This year, 17 cities have joined them. What do all of the cities have in common? They are all social progressive, far left liberal-controlled cities who believe as long as the taxpayers have pockets there is no end to the revenue stream they can tap: Central Falls, RI; Chicago, IL; Detroit, MI; Hamtramck, MI; Honolulu, HI; Joliet, IL; Los Angeles, CA; Newark, NJ; New York, NY; Paterson, NJ; San Diego, CA; Reading, PA; San Francisco, CA; and Washington, DC. Many of the cities facing pension bills they can't afford are shifting dollars from vital municipal services to cover the pension checks that must be mailed. In 2002, Los Angeles' taxpayers contributed just under $100 million to the city's retirement system. The tax contributions funded the pension system for the year without a deficit. In 2010, the taxpayers contributed over $400 million. The system is now underfunded by more than $2.3 billion. What happened? The unthinkable. Baby-boomer city employees with sweetheart retirement packages began to retire, and the nightmare everyone knew would happen sometime in the unforeseeable future became the present. The Day of Reckoning had come to the social progressives who climbed into bed with the labor unions. And even now, the social progressives who are drowing in red ink see nothing wrong with demanding that the taxpayers in other States foot the bill for their fiscal follies.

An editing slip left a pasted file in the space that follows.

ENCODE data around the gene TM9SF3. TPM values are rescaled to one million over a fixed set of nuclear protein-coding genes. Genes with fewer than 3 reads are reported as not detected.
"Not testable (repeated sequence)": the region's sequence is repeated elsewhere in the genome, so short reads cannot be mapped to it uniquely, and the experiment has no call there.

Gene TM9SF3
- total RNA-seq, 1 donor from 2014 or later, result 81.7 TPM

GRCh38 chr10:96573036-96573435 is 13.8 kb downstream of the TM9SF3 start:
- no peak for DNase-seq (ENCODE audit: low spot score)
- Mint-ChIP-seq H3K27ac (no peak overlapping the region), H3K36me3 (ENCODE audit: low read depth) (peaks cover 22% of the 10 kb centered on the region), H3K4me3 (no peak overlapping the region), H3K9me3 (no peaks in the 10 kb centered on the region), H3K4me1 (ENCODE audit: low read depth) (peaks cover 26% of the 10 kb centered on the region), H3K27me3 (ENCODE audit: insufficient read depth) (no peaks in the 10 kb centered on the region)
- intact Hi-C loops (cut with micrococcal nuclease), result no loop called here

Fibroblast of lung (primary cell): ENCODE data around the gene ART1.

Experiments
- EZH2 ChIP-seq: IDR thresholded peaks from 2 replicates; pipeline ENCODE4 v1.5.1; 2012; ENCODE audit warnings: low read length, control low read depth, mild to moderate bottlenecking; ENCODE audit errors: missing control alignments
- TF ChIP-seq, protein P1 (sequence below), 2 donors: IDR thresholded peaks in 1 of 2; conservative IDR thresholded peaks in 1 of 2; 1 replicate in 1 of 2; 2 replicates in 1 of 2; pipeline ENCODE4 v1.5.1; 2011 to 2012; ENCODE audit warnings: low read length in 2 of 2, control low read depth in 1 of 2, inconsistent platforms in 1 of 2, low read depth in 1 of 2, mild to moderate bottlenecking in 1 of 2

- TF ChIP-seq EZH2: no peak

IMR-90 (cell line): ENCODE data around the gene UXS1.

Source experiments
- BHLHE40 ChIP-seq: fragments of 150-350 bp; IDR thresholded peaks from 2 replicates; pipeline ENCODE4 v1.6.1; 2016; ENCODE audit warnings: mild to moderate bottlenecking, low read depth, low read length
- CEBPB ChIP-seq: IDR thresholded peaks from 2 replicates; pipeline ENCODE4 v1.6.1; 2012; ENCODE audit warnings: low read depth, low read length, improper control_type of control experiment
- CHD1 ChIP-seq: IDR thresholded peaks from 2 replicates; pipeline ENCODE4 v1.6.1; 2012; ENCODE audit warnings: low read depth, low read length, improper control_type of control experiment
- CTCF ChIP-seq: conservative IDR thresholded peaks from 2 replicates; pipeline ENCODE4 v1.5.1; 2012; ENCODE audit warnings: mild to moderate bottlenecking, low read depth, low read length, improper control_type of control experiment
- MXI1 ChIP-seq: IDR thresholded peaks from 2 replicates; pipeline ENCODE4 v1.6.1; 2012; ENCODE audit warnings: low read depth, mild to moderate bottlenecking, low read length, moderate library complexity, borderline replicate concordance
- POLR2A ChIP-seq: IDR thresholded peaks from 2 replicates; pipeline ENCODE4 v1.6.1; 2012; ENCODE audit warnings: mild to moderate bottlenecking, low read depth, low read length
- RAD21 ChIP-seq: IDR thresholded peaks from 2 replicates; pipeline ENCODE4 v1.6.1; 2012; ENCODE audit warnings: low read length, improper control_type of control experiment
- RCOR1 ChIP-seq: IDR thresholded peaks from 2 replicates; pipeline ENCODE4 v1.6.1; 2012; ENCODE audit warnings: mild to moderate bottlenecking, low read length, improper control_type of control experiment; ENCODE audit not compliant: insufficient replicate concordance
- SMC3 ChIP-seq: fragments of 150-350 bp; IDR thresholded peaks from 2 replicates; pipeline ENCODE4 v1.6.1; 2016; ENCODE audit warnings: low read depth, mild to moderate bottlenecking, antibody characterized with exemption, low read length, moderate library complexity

Most of the cities and States facing bankruptcy are broke for two reasons. First, social progressives believe their own rhetoric that America is the land of so much plenty that we can afford to freely share the same measure of prosperity we earned through our sweat equity investment in our community, in our State, in this nation of citizen equals with those who are not here legally and who have contributed nothing to earn what they expect to be given to them.